Those small "sticks" above and near joists below are running boards to protect the electrical cable and provide a surface to secure them running 90 degrees below rafters in unfinished attic, larger "sticks" are cross bracing, blocking, etc."

    Larger "sticks" between rafters are ties, necessary because joists below run at 90-degrees from direction of roof rafters on this hipped end attic.

    Obviously insulation doesn't blanket over the joists below because whomever needs to be able to navigate the area and wouldn't know where it is safe to step. Likely same reason for three (oh my gosh) light fixtures - to be able to see so they don't punch through the ceiling below steping between the joists!

    Insulation appears fairly new - perhaps recently replaced or uncovered prior layer above, due to old having been wetted, or even sooted, who knows? Did you look under it anywhere?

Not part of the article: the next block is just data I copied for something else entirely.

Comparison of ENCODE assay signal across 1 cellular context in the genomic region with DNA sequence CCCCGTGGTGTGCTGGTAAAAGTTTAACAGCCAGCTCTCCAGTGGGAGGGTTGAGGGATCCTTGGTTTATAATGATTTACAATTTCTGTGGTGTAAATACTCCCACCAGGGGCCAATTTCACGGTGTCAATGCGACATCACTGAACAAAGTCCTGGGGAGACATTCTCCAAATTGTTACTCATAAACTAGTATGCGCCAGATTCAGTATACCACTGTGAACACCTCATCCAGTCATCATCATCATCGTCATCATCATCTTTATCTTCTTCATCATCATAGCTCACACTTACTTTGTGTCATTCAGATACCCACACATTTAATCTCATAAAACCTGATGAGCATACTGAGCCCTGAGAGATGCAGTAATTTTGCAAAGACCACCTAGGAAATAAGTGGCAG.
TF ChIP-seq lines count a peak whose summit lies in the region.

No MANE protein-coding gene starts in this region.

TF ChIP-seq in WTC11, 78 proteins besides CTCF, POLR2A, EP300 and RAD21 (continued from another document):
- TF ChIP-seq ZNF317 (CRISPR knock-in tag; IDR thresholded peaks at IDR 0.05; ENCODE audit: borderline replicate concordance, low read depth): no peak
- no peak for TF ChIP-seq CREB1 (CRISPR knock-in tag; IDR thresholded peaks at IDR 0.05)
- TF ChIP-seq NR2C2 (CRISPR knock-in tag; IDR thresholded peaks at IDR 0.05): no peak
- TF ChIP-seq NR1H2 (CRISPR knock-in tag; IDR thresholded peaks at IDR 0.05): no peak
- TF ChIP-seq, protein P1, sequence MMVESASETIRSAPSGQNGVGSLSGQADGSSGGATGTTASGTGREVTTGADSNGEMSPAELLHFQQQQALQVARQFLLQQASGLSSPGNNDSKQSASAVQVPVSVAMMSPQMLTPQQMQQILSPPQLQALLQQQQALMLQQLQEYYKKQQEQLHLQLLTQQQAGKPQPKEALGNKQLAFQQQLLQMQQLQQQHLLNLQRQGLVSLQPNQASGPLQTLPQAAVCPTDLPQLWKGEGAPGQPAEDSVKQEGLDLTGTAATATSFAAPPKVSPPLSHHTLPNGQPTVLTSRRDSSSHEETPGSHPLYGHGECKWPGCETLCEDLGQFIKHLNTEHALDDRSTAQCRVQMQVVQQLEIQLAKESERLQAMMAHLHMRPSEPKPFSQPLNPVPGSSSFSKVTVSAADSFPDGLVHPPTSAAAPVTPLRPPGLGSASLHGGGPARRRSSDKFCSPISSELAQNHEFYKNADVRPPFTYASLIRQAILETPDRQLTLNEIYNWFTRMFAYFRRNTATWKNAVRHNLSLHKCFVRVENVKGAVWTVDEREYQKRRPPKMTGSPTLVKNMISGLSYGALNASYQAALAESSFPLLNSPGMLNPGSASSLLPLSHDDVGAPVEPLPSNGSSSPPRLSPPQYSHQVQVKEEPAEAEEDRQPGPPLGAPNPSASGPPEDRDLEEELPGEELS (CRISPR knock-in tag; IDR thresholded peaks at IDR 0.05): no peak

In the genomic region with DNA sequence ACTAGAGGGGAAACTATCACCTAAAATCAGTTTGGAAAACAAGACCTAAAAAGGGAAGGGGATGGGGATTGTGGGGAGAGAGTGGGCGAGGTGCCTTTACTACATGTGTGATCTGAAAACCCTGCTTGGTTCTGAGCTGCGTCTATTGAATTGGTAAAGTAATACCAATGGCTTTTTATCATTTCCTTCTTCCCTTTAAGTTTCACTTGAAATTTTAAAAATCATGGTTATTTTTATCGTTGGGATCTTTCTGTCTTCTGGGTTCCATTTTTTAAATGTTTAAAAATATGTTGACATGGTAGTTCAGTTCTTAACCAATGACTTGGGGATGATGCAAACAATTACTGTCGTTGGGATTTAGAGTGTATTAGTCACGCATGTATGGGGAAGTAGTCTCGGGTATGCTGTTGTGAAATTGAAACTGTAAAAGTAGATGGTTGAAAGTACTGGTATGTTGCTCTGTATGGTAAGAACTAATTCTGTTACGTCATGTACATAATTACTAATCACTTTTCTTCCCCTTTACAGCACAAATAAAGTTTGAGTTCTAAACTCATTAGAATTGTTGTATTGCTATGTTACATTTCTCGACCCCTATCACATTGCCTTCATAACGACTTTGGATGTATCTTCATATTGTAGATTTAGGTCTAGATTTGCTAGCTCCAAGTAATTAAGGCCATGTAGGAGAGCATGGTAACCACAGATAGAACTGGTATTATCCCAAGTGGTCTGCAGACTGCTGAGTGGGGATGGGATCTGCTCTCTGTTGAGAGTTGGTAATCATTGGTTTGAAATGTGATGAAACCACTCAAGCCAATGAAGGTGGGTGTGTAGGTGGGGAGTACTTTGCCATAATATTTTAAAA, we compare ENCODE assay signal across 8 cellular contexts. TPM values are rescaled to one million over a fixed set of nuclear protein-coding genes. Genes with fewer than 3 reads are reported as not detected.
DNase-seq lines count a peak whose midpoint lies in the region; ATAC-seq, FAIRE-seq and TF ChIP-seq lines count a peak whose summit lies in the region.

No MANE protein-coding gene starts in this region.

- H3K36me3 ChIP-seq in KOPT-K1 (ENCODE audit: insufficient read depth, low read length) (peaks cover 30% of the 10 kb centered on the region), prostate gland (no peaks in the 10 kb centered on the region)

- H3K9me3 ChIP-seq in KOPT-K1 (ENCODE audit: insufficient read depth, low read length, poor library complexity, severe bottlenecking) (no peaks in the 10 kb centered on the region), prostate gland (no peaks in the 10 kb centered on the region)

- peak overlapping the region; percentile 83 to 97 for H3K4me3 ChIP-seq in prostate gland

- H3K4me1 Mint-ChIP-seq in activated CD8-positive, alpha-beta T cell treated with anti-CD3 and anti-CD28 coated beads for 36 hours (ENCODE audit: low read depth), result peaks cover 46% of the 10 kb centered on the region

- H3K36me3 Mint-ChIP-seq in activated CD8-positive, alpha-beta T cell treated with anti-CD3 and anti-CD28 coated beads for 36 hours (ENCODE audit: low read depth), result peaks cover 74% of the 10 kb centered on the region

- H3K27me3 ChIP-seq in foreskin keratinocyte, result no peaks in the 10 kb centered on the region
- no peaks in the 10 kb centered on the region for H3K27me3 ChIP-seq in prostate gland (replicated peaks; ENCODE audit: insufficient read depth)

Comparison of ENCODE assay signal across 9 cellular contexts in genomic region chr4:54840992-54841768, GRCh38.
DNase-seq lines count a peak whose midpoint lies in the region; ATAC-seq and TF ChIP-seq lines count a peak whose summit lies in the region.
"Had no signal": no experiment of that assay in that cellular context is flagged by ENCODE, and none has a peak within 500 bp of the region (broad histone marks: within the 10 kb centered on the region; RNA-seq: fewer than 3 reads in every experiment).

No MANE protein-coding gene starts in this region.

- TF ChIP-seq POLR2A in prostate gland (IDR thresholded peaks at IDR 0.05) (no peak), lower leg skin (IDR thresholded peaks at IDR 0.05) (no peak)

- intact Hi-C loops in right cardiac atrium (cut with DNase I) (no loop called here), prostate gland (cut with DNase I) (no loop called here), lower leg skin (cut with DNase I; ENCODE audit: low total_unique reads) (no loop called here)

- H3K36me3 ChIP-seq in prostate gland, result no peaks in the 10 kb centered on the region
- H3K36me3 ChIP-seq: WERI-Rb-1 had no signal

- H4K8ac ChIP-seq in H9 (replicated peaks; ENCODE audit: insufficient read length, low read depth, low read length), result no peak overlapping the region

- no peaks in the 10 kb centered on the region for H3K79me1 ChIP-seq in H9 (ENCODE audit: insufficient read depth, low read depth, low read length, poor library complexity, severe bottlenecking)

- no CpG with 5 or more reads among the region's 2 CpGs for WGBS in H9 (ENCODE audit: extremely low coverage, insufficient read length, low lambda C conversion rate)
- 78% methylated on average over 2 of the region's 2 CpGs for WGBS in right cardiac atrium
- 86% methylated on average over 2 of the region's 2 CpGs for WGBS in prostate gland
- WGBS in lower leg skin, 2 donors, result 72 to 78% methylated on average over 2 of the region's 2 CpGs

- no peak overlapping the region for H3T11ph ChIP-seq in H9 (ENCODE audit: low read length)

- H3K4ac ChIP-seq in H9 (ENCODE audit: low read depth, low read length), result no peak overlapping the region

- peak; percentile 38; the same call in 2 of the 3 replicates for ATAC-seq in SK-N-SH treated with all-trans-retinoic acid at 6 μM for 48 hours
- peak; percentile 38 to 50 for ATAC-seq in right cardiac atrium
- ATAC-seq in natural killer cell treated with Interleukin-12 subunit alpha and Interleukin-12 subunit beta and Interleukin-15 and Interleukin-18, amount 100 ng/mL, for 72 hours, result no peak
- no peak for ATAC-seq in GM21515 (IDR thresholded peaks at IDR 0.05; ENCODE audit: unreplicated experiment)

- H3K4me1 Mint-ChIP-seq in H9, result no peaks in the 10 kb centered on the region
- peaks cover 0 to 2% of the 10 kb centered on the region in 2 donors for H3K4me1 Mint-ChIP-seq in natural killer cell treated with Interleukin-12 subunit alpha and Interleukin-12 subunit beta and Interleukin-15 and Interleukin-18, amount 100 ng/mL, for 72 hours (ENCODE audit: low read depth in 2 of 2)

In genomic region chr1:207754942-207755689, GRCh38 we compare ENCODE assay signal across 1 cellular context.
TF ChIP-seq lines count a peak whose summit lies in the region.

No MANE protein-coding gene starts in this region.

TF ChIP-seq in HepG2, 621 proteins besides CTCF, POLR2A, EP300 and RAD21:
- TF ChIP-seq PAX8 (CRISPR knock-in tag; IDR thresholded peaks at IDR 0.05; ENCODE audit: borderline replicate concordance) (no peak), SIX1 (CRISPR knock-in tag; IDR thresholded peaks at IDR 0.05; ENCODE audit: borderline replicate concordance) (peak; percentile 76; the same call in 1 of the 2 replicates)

Black appearance and delamination might also be old FRT plywood decking, does that and deteriorates when exposed in unconditioned under ventilated attics. Might also be moisture /leaking from above, bypass from below, condensation, blocked, previously meant to be open eaves by insulation, etc., might also be sooting or carbonization from heat of fire incident.

    Cannot see detail of insulation, but doubt your conclusions regarding R-12 level, etc. Looks to me to be white (or is that blown in "snow"?), you provide no details regarding depth or its make-up. Eaves look stuffed up or are those chutes can't tell with lousy photo quality.